Last Week on my Mac: The fate of Yahoo!

There is only one news story this week which has directly affected as many as 20% of the population of the whole world. It is not the post-election problems in the US, nor the UK’s proposed departure from the EU. It is not climate change, which affects us all but has not been particularly prominent in the news of the past week. It is the shocking revelation that a total of 1.5 billion user accounts with Yahoo! have been compromised. Yet it has passed with remarkably little comment.

In case one in five of the global population doesn’t seem particularly impressive, the total number of compromised accounts is close to the total population of the whole of north America, south America, and of Europe, combined. It is also larger than the population of India, or even that of China. These two breaches are on an unprecedented scale by any comparison.

Not only that, but the disclosure just before the end of 2016 refers to breaches which occurred not this year, not even last year, but in 2013 and 2014, when US and European politics were totally different – halcyon days indeed. Since those breaches occurred, around 400 million babies have been born – that’s more than the entire population of the USA – and over 150 million people have died.

In fact, the total number of Yahoo! accounts which have been breached far exceeds the total of active monthly users. If you have or had a Yahoo! account, chances are that it has been compromised. It might actually be quicker and simpler for Yahoo! to reveal how few of its accounts haven’t yet been compromised.

There can surely be no greater shame to any custodian of personal details that most of them have been stolen, and that it has taken around three years to discover and admit to that theft.

Any bank which were to suffer a loss of its cash reserves on a similar scale, and not to detect the loss for so long, would surely be shut down by public pressure and banking regulators. Yet the remarkable fact is that Yahoo! is currently in the process of being bought by Verizon for $4.8 billion, admittedly a fraction of its former worth. Even if that price were to be reduced in the light of these breaches, I suspect that there will be no shortage of individuals, maybe institutions, who will benefit handsomely from that.

It is now more clear than ever that the main reason that there continue to be so many huge breaches of personal information is financial: it is cheaper for those to whom we trust our data to not look after it diligently, and accept the risk of its theft or loss, than it is for them to do the job properly.

Just a few days ago, the operators of the Ashley Madison dating service agreed with the US Federal Trade Commission (FTC) and state regulators to pay a $1.6 million penalty for their exposure of the personal data of 36 million users. That values each user’s personal data at less than five cents. It is no small wonder that so many breaches occur: even when so many users are affected, the penalties are paltry.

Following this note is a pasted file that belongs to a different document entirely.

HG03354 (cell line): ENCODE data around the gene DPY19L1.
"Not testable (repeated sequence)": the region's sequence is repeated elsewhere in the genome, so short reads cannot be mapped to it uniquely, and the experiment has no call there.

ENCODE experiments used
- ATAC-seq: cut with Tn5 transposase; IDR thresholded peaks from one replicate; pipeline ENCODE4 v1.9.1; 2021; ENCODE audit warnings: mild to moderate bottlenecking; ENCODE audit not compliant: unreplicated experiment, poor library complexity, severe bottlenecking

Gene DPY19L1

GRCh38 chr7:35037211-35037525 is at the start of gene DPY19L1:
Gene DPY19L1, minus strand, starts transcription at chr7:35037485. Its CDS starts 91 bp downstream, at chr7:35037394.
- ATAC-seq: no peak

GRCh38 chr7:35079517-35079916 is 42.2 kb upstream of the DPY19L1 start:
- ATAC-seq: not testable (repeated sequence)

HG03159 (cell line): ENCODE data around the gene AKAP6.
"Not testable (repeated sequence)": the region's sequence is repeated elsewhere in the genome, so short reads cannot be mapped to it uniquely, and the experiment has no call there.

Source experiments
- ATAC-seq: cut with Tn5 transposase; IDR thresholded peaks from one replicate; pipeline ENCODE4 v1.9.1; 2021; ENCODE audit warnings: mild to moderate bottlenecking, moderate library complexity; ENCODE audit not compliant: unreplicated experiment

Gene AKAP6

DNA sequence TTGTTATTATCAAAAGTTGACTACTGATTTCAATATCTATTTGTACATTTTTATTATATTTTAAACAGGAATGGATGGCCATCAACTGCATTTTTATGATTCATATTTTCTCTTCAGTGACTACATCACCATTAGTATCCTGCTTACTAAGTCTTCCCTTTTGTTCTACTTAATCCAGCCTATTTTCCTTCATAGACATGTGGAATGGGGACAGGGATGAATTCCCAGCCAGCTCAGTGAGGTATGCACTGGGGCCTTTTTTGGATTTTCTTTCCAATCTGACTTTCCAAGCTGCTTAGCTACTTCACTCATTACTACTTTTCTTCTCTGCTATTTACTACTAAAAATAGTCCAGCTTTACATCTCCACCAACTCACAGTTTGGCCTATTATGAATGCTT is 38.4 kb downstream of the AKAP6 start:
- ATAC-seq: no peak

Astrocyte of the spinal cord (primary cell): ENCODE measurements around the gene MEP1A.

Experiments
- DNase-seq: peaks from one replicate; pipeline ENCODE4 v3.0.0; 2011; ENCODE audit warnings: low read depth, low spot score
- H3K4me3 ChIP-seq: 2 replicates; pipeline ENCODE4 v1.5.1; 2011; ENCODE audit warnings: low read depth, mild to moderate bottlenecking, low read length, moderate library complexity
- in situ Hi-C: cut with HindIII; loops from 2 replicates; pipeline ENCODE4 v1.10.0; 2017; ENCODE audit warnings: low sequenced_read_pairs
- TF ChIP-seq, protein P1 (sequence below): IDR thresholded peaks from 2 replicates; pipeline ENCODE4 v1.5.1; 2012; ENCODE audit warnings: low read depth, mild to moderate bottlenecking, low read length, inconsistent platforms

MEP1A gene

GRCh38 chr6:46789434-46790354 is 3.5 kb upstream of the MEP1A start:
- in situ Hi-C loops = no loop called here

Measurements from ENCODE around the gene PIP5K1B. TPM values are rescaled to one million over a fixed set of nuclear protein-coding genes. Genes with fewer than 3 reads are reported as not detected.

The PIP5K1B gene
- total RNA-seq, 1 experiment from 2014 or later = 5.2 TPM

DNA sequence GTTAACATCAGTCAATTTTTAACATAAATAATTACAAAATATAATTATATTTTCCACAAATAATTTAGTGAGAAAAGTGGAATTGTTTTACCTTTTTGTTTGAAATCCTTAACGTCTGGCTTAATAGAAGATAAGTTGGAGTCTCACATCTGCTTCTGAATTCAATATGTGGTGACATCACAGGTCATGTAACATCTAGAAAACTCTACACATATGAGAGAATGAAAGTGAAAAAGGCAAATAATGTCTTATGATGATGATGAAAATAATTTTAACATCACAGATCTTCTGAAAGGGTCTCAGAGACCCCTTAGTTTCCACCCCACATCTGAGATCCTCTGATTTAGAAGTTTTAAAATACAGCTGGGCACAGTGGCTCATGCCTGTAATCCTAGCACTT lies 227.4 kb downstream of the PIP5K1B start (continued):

Not a cent of that penalty will go to compensate those whose data was compromised, and despite an ongoing class action lawsuit, most legal experts accept that the chances of anyone obtaining appropriate compensation through the courts is very small.

Time after time these massive breaches of personal information are met with pitifully small penalties.

The regulators, in US states, the FTC, in individual European data protection authorities, and elsewhere throughout the world, now have a chance to put this right. Breaches on an unprecedented scale, detected and disclosed after such a long period, deserve maximum penalties, and – where possible – the closure of operations.

Ashley Madison’s penalty is at least conditional on its changing its data protection practices and policies; if it fails to satisfy the FTC that it is now (eighteen months after its breach) protecting personal data properly, it could face further penalties.

For Yahoo! this is a lost cause, it is long past any hope of redemption. It is time to liquidate, and for others to learn that when you screw up on that scale, the penalty is corporate death. In some other business cultures, senior officers of the company would actually take their own lives: I would not condone such actions, but for some of them to walk away with their share of the proceeds of the sale to Verizon would be obscene. It would confirm what many of us fear, that in big business executives have protected themselves far better than they have protected their customers.

The only appropriate and commensurate penalty for these breaches is for Yahoo! to be closed. That would be an extraordinary measure, but Yahoo!’s failings have been on an extraordinary scale, a scale which surpasses anything in human history by at least an order of magnitude.

That might help others see the value of investing in better protection for our personal data. Anything less than that will once again reward those who failed to take care of our data, and perpetuate this crime of profit.